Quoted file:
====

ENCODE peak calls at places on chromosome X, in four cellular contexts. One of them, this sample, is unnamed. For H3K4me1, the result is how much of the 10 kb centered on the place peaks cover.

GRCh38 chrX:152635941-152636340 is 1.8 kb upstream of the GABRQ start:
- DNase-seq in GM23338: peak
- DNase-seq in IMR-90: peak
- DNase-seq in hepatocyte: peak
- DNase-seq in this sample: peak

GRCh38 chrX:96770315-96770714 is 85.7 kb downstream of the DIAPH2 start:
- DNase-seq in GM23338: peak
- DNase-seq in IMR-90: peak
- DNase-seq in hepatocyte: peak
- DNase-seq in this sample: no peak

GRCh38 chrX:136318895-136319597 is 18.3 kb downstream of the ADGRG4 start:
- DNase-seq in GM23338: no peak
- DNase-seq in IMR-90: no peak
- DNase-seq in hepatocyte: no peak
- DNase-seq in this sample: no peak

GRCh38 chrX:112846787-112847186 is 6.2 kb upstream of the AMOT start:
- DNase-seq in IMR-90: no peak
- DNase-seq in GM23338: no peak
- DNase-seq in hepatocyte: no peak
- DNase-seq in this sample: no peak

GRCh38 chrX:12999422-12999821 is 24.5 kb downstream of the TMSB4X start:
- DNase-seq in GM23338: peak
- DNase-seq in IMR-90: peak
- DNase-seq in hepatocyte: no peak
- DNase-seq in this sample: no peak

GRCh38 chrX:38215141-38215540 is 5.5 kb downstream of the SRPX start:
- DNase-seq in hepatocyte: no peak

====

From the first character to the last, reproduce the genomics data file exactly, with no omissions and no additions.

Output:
ENCODE peak calls at places on chromosome X, in four cellular contexts. One of them, this sample, is unnamed. For H3K4me1, the result is how much of the 10 kb centered on the place peaks cover.

GRCh38 chrX:152635941-152636340 is 1.8 kb upstream of the GABRQ start:
- DNase-seq in GM23338: peak
- DNase-seq in IMR-90: peak
- DNase-seq in hepatocyte: peak
- DNase-seq in this sample: peak

GRCh38 chrX:96770315-96770714 is 85.7 kb downstream of the DIAPH2 start:
- DNase-seq in GM23338: peak
- DNase-seq in IMR-90: peak
- DNase-seq in hepatocyte: peak
- DNase-seq in this sample: no peak

GRCh38 chrX:136318895-136319597 is 18.3 kb downstream of the ADGRG4 start:
- DNase-seq in GM23338: no peak
- DNase-seq in IMR-90: no peak
- DNase-seq in hepatocyte: no peak
- DNase-seq in this sample: no peak

GRCh38 chrX:112846787-112847186 is 6.2 kb upstream of the AMOT start:
- DNase-seq in IMR-90: no peak
- DNase-seq in GM23338: no peak
- DNase-seq in hepatocyte: no peak
- DNase-seq in this sample: no peak

GRCh38 chrX:12999422-12999821 is 24.5 kb downstream of the TMSB4X start:
- DNase-seq in GM23338: peak
- DNase-seq in IMR-90: peak
- DNase-seq in hepatocyte: no peak
- DNase-seq in this sample: no peak

GRCh38 chrX:38215141-38215540 is 5.5 kb downstream of the SRPX start:
- DNase-seq in hepatocyte: no peak